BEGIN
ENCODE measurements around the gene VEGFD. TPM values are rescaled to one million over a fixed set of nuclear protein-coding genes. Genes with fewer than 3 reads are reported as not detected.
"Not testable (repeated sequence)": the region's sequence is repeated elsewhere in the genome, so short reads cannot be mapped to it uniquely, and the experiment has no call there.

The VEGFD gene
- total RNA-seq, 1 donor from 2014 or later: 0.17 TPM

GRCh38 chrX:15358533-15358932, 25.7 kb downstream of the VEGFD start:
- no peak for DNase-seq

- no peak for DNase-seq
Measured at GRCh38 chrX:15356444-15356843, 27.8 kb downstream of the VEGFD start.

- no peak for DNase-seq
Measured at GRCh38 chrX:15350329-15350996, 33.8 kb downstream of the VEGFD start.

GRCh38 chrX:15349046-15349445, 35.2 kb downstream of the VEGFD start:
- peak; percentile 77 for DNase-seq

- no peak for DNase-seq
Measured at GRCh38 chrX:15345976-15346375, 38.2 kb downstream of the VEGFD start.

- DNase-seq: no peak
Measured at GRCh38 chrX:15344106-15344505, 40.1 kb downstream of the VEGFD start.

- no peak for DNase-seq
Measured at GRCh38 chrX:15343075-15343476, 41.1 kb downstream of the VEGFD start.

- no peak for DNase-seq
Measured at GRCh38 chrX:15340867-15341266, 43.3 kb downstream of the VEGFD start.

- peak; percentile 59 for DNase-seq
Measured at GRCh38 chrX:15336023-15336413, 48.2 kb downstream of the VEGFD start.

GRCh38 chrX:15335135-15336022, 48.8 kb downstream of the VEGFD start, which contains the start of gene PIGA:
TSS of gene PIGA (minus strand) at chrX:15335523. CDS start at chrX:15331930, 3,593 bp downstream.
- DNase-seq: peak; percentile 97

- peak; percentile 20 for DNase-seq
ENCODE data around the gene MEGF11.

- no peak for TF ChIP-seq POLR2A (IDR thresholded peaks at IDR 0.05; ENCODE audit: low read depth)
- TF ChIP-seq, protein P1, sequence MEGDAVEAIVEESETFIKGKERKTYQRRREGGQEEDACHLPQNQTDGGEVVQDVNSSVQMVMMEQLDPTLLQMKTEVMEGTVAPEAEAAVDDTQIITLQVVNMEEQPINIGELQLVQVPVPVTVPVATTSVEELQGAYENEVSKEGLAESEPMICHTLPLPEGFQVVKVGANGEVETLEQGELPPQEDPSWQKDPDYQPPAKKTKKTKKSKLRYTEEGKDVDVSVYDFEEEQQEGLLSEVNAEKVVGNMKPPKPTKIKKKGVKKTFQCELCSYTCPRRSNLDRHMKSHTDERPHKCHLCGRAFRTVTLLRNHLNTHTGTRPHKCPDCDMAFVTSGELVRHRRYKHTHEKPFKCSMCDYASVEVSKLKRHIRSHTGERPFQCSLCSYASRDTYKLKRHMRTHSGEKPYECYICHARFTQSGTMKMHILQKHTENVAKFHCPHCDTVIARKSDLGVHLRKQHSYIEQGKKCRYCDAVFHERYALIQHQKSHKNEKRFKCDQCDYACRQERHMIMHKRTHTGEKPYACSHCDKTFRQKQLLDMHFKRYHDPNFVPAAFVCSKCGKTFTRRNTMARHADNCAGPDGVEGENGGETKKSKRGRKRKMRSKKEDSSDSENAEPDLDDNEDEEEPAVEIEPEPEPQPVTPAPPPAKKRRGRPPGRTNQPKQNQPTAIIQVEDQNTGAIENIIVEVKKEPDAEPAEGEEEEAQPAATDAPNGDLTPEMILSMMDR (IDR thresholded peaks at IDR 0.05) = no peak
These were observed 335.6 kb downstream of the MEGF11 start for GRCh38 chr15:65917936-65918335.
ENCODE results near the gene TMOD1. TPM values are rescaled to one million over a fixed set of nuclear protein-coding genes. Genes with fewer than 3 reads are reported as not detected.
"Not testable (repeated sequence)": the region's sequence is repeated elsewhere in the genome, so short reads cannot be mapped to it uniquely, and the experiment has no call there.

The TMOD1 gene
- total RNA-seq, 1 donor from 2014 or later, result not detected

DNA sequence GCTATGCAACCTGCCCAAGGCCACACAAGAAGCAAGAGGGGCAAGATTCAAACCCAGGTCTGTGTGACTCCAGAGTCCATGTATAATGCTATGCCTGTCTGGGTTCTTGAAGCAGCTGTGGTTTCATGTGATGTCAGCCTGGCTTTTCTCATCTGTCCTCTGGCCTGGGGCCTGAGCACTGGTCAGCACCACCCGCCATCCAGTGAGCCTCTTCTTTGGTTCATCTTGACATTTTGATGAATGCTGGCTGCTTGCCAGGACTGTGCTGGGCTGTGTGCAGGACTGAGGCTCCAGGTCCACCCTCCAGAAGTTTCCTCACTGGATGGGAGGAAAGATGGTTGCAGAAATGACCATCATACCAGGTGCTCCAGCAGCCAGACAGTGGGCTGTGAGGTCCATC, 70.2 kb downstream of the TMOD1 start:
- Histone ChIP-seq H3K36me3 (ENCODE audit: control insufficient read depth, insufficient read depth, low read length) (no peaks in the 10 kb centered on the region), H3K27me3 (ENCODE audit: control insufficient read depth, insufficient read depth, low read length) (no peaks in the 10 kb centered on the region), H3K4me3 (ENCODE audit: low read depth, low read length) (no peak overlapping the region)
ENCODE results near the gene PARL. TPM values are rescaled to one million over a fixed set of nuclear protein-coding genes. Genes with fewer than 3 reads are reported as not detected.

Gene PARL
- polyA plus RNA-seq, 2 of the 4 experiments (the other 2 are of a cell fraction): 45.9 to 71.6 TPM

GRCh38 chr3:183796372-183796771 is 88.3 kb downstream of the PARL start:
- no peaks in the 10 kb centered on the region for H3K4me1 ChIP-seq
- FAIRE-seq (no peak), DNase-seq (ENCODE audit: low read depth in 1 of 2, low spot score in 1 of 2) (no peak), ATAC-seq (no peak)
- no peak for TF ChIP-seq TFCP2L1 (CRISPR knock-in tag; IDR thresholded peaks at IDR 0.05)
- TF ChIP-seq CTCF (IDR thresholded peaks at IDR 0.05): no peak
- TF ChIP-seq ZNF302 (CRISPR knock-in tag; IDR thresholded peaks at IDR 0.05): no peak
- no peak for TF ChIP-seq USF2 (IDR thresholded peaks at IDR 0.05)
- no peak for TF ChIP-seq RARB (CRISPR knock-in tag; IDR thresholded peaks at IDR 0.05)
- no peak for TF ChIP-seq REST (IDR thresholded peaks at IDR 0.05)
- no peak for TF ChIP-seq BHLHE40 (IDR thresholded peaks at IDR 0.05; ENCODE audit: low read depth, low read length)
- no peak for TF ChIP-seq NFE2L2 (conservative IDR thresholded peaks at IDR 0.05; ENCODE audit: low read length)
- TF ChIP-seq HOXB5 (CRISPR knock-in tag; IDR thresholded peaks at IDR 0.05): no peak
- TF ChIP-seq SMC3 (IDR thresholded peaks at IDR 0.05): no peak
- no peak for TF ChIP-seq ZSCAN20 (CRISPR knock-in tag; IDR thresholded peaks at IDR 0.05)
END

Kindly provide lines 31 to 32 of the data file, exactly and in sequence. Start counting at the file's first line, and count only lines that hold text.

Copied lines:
ENCODE results near the gene TMOD1. TPM values are rescaled to one million over a fixed set of nuclear protein-coding genes. Genes with fewer than 3 reads are reported as not detected.
"Not testable (repeated sequence)": the region's sequence is repeated elsewhere in the genome, so short reads cannot be mapped to it uniquely, and the experiment has no call there.